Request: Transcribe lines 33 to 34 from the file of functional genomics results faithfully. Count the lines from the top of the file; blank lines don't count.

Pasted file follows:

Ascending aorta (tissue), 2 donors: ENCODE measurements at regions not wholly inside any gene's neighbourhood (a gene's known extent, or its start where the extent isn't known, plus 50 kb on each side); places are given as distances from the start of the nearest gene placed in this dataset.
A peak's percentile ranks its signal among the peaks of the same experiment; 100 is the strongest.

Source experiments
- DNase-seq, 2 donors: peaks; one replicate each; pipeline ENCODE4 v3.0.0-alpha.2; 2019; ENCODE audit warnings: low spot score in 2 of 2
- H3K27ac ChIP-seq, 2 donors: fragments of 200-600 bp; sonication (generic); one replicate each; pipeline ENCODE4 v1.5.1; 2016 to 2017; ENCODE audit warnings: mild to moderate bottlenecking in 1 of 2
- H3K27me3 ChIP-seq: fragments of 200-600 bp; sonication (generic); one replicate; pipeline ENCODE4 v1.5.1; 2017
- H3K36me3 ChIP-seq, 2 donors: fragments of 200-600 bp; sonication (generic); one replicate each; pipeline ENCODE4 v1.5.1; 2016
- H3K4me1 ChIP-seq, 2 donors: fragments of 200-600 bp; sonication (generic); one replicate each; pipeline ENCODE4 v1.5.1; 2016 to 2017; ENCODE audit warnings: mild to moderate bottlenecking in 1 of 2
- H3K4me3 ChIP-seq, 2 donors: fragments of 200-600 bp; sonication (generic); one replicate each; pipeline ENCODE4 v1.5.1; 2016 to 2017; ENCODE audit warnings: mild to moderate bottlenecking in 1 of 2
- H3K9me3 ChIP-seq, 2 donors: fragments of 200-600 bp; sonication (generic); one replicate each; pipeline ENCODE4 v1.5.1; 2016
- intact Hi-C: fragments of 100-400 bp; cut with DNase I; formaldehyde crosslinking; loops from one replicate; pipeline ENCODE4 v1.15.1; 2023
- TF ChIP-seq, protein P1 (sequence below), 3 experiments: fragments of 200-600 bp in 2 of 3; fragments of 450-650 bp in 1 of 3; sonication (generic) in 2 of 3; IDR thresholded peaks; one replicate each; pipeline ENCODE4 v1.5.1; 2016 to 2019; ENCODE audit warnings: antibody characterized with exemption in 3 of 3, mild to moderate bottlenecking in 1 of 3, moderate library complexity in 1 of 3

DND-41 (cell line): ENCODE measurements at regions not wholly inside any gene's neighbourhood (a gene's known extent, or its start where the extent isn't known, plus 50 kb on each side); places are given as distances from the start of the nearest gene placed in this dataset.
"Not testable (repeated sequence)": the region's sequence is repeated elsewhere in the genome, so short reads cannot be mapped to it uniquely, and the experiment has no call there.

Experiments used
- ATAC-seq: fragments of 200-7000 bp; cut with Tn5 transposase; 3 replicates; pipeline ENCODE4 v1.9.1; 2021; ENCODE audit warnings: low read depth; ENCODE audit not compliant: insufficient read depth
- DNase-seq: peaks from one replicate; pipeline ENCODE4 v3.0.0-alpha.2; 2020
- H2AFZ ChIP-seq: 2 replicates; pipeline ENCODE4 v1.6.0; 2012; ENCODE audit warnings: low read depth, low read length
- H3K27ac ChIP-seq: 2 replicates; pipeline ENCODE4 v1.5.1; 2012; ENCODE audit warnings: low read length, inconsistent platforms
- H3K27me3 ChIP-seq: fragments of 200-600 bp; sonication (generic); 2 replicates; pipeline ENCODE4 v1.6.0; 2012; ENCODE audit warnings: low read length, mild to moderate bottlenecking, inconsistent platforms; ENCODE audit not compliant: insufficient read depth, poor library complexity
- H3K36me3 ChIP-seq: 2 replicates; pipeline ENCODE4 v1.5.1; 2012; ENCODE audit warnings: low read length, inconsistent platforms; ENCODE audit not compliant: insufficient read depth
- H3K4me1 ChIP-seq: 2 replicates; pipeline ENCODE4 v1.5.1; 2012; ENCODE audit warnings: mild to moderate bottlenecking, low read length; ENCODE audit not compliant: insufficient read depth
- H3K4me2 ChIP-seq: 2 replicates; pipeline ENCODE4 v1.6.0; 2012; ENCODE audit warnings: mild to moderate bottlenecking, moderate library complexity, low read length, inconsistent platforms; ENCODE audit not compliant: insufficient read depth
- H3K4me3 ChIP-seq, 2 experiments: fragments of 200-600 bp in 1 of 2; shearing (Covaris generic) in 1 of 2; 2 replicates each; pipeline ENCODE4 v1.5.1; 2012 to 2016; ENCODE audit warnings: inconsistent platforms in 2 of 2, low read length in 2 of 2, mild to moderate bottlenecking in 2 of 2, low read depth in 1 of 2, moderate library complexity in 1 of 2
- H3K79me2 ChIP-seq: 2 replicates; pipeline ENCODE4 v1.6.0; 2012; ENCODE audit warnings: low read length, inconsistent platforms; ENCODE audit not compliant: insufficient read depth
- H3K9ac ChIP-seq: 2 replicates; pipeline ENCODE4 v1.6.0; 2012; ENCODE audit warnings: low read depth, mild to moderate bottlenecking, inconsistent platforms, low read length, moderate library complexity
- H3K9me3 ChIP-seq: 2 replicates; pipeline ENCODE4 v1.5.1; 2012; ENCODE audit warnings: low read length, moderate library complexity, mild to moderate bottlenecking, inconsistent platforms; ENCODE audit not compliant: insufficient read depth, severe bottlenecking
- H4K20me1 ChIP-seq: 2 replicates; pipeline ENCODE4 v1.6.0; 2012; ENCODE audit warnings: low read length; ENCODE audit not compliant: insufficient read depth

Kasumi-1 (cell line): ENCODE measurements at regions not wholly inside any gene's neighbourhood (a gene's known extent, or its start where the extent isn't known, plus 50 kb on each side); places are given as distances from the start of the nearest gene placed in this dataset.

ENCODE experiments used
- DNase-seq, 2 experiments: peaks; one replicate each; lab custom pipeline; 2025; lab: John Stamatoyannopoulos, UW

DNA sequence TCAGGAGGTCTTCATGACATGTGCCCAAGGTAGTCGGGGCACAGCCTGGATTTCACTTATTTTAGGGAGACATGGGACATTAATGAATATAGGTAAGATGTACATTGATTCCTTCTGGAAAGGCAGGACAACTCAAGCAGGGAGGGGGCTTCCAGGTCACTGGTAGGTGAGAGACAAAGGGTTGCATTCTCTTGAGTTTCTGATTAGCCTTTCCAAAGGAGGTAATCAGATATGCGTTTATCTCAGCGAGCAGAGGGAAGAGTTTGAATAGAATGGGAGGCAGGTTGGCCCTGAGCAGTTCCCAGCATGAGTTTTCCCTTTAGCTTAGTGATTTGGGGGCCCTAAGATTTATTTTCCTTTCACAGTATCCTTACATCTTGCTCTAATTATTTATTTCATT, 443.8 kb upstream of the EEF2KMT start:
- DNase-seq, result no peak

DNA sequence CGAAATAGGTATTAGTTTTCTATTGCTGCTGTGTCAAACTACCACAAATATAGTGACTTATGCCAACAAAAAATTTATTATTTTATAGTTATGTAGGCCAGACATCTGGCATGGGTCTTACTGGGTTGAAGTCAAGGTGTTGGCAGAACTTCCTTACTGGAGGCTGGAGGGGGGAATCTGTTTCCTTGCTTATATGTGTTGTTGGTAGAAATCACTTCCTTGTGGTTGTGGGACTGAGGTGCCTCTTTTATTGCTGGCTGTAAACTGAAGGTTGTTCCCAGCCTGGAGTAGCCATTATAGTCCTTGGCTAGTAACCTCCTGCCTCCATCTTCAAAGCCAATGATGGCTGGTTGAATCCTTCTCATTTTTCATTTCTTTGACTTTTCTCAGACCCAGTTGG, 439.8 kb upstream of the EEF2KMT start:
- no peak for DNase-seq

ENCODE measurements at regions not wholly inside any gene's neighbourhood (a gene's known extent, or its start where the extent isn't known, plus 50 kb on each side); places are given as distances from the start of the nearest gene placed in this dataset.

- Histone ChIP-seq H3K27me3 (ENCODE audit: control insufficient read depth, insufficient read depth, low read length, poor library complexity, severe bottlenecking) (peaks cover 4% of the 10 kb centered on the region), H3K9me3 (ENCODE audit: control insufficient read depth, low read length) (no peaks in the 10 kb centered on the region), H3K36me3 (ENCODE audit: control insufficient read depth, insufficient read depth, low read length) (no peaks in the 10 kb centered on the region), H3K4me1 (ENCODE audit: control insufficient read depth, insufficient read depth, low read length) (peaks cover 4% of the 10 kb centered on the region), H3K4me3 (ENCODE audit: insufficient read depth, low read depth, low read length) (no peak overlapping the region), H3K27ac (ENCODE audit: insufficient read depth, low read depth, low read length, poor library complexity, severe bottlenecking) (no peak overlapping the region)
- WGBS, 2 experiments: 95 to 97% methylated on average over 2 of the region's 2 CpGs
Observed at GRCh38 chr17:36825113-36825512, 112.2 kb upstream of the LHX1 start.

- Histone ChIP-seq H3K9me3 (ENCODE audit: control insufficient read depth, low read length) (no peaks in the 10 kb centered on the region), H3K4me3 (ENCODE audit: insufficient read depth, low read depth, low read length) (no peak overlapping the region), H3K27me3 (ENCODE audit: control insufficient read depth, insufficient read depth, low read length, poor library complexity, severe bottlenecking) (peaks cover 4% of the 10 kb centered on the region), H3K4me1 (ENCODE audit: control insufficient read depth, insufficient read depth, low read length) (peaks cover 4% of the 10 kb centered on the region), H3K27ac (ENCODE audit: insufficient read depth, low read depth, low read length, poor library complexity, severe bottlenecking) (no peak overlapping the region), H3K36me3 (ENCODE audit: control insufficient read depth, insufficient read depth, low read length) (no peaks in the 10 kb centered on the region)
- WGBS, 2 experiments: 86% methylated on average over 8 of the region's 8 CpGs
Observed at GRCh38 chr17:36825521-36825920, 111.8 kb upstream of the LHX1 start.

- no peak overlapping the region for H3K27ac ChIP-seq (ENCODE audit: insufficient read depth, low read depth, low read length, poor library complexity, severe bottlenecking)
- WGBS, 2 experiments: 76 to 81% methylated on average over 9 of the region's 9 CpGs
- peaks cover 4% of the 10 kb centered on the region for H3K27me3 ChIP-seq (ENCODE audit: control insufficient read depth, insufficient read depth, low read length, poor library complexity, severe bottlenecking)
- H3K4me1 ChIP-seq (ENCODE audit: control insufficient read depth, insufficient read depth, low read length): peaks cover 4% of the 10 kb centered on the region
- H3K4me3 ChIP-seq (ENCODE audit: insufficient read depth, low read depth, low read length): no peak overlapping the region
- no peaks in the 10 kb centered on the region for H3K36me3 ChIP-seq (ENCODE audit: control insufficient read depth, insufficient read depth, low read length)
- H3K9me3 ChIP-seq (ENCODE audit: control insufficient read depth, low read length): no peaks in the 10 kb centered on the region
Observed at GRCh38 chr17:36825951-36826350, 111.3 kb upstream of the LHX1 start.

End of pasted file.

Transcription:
- DNase-seq, result no peak

DNA sequence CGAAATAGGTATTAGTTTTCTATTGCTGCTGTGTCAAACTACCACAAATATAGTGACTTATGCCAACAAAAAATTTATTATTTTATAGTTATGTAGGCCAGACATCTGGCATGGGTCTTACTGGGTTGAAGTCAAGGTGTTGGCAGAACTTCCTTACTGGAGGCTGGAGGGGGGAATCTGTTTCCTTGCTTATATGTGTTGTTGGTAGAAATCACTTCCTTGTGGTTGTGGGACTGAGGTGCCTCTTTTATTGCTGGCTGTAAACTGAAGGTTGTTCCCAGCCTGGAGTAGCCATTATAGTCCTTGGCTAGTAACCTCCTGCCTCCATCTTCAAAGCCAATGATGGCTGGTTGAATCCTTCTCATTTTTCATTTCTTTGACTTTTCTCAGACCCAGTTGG, 439.8 kb upstream of the EEF2KMT start: